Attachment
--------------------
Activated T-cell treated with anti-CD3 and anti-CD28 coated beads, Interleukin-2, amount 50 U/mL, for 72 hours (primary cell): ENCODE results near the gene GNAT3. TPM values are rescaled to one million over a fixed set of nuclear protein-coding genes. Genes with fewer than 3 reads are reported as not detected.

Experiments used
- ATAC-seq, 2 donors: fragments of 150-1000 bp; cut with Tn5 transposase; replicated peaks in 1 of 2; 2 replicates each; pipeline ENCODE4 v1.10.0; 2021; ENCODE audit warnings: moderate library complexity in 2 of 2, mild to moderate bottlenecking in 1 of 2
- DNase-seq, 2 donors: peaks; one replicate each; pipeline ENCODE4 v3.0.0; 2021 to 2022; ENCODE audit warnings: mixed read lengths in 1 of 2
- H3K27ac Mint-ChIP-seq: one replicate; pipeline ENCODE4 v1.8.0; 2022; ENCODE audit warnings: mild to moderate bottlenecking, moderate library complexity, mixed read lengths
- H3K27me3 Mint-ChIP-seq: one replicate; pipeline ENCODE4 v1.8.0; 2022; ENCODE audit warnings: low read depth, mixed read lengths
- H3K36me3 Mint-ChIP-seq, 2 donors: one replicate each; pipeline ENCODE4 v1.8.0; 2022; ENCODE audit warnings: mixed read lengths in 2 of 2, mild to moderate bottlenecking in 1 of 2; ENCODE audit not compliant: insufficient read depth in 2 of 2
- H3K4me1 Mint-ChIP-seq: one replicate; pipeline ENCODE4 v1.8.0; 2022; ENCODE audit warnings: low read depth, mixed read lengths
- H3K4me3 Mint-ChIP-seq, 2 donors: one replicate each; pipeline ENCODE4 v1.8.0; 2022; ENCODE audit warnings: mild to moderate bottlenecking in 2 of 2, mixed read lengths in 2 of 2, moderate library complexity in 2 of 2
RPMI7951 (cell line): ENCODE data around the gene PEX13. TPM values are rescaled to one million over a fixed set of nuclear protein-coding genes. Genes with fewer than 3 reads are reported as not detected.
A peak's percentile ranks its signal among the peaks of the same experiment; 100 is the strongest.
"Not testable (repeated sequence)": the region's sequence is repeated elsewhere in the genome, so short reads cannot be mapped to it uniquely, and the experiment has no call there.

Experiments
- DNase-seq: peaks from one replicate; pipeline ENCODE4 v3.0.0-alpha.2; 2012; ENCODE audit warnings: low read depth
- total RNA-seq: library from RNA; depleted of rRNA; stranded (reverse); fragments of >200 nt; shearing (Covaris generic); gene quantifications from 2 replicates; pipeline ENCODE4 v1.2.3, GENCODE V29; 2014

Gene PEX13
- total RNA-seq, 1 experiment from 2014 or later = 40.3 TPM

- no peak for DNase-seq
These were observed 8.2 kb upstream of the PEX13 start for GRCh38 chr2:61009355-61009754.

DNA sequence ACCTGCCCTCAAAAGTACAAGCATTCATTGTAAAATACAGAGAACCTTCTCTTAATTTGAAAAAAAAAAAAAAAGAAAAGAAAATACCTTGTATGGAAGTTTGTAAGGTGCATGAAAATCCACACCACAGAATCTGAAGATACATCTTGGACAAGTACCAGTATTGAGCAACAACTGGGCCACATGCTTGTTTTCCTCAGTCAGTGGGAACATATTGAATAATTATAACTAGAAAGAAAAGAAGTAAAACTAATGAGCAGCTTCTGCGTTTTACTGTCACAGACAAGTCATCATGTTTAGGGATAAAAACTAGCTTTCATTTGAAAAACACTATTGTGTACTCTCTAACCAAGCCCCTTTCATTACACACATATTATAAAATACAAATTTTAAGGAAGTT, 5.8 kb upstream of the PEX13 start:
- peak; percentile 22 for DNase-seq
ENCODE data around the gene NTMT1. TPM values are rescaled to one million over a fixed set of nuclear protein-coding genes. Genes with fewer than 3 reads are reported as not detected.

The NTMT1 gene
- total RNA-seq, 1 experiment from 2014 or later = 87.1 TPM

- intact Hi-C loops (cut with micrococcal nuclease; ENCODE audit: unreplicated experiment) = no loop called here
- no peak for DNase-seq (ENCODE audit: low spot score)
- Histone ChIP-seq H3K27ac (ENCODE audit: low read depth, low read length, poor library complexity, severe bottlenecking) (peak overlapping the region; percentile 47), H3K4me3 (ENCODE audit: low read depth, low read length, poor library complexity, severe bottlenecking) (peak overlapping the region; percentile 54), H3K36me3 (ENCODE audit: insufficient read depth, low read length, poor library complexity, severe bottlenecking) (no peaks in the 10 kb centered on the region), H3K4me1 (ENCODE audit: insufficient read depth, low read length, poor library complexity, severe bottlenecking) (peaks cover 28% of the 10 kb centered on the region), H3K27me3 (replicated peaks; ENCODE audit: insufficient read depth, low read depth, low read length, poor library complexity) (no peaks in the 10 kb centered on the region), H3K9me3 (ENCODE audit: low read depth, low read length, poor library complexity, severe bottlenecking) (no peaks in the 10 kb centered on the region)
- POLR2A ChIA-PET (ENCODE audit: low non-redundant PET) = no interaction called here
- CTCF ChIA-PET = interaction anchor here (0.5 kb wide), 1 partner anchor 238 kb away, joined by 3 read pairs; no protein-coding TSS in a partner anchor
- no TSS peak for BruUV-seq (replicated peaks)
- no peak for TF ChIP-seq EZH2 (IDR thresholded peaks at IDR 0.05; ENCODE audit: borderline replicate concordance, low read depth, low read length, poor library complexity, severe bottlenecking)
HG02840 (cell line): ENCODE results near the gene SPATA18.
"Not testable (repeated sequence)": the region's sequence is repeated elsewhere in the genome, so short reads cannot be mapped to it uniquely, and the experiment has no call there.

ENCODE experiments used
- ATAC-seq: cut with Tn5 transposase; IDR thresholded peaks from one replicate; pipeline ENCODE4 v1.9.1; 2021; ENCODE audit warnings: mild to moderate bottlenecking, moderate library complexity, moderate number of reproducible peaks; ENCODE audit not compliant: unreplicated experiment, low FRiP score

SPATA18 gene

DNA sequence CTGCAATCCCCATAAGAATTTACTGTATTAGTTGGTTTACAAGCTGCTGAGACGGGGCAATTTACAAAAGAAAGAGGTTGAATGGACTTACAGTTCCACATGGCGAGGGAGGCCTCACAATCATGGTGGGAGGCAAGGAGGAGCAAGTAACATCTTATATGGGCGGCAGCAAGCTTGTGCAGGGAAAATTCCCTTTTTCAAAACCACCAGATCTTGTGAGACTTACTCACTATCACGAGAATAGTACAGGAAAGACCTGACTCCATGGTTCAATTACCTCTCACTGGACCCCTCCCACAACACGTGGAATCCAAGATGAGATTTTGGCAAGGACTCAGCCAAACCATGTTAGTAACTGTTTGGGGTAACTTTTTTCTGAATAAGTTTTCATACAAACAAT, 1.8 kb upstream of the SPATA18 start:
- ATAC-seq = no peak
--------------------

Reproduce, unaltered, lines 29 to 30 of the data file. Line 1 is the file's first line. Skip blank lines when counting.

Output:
- CTCF ChIA-PET = interaction anchor here (0.5 kb wide), 1 partner anchor 238 kb away, joined by 3 read pairs; no protein-coding TSS in a partner anchor
- no TSS peak for BruUV-seq (replicated peaks)